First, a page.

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anonymous
 3 years ago
# Quantum Mechanics.
Do the eigen vectors of every hermitian operator form a complete orthonormal set of vectors? Like eigen vectors of Potential energy, Kinetic energy, orbital angular momentum, spin angular momentum etc. When we can say for sure that yes they do form a basis in Hilbert space any state vector can be expanded in any of these basis? How to check it?
I am so much confused about it. Please help.........
anonymous
 3 years ago
# Quantum Mechanics. Do the eigen vectors of every hermitian operator form a complete orthonormal set of vectors? Like eigen vectors of Potential energy, Kinetic energy, orbital angular momentum, spin angular momentum etc. When we can say for sure that yes they do form a basis in Hilbert space any state vector can be expanded in any of these basis? How to check it? I am so much confused about it. Please help.........

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anonymous
 3 years ago
Best ResponseYou've already chosen the best response.0@VincentLyon.Fr ,@Ghazi

anonymous
 3 years ago
Best ResponseYou've already chosen the best response.0No idea, that was too long ago!

anonymous
 3 years ago
Best ResponseYou've already chosen the best response.0The answer to the first part is, yes. However I'm afraid that's all I can help you with on this question

anonymous
 3 years ago
Best ResponseYou've already chosen the best response.0@wini_boson , sorry to interrupt you but how come you mentioned me ..lol its been 4 months since i left the OS...but as far as your question is concerned there are three basic properties of hermitian operators and that will answer your first question > Hermitian operators can be flipped over to the other side in inner products >Hermitian operators have only real eigenvalues > Hermitian operators have a complete set of orthonormal eigenfunctions (or eigenvectors) now second part of your question is quite lengthy to solve here but still i hope it helps you out, most of it is maths which you can ask @sarahusher , if you have the confusion and i hope you can interpret this maths in terms of physics :D Maths> to form a basis of a vector space you need to define a subset of the elements of vectors that are linearly independent and vector space span V... \[V= V _{1} i+V _{2} j+V _{3} k.....\] V1, V2 , V3 are the elements and therefore, your vector forms the basis iff V can be expressed as \[V=a _{1}V _{1}+a _{2}V _{2}+.....\], where a1, a2... are elements of base field A vector space V will have many different bases, but there are always the same number of basis vectors in each of them. The number of basis vectors in V is called the dimension of V. Every spanning list in a vector space can be reduced to a basis of the vector space. When a vector space is infinite dimensional, then a basis exists, as long as one assumes the axiom of choice. A subset of the basis which is linearly independent and whose span is dense is called a complete set, and is similar to a basis. When V is a Hilbert space, a complete set is called a Hilbert basis. *footnote> sorry couldnt think of an example at 5.20 in the morning :P ...hope that helps you out :D i shall try to get an example for you :D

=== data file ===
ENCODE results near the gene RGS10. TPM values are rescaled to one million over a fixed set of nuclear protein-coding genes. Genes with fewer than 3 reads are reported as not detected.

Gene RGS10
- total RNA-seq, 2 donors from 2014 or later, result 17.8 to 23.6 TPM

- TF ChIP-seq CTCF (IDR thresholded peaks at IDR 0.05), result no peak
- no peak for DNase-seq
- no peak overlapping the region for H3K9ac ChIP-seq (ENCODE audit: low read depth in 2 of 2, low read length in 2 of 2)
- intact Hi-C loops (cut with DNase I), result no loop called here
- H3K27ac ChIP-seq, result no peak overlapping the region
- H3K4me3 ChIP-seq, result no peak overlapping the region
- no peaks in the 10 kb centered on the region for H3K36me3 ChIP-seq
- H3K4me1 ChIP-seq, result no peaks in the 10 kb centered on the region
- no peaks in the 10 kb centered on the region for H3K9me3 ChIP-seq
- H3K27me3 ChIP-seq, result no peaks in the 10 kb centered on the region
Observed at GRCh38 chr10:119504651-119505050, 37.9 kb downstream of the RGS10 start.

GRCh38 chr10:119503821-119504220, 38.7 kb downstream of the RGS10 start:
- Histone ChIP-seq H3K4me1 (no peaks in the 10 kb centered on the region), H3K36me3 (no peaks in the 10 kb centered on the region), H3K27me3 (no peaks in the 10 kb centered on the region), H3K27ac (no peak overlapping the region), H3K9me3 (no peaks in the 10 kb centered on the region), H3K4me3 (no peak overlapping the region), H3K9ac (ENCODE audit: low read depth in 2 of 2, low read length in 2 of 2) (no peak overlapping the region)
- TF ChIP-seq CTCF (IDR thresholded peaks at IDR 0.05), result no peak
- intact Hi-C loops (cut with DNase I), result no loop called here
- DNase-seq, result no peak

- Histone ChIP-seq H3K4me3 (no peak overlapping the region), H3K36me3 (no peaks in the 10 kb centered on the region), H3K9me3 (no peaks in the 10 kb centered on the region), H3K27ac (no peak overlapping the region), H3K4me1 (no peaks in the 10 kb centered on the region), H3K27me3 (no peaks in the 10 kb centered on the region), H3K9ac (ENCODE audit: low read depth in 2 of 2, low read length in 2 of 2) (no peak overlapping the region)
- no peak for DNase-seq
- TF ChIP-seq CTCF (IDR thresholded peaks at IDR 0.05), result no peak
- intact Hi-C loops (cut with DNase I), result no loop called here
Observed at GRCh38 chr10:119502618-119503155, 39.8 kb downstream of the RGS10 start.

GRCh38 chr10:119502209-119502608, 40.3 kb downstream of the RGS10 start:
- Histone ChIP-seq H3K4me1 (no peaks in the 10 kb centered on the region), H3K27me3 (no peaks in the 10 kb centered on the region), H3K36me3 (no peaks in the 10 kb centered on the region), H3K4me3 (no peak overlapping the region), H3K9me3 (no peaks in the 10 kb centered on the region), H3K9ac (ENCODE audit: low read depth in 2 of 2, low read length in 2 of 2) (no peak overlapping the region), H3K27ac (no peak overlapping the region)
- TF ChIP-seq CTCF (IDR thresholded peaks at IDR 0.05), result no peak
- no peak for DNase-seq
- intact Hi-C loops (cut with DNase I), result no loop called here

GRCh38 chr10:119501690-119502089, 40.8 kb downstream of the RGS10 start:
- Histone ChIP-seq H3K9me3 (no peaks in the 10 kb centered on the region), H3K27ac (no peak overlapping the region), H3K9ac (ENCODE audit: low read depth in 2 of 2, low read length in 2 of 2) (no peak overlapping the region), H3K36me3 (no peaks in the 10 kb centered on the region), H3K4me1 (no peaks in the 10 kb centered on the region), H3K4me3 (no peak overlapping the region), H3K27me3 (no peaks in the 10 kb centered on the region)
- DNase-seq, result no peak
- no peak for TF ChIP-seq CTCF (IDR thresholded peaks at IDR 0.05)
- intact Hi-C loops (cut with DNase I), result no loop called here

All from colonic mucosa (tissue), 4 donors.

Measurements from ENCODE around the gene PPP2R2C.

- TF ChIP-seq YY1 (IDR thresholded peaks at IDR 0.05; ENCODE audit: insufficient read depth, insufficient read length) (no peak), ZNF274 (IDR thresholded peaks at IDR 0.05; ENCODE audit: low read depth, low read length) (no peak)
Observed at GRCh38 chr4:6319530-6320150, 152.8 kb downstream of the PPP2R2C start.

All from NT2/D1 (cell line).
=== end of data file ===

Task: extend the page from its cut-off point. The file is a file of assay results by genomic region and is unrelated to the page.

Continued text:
anonymous
 3 years ago
Best ResponseYou've already chosen the best response.0@ghazi thanks for coming here. and please don't leave OS.

anonymous
 3 years ago
Best ResponseYou've already chosen the best response.0is it possible to represent same state vector in continuous basis and discrete basis? (ofcourse in infinite dimensional space.) And also please clear my confusion... since spin operator has only two eigen state "up" and "down" means only two basis. So how its going to represent a state which was initially represented in position or momentum or energy basis of infinite dimension.
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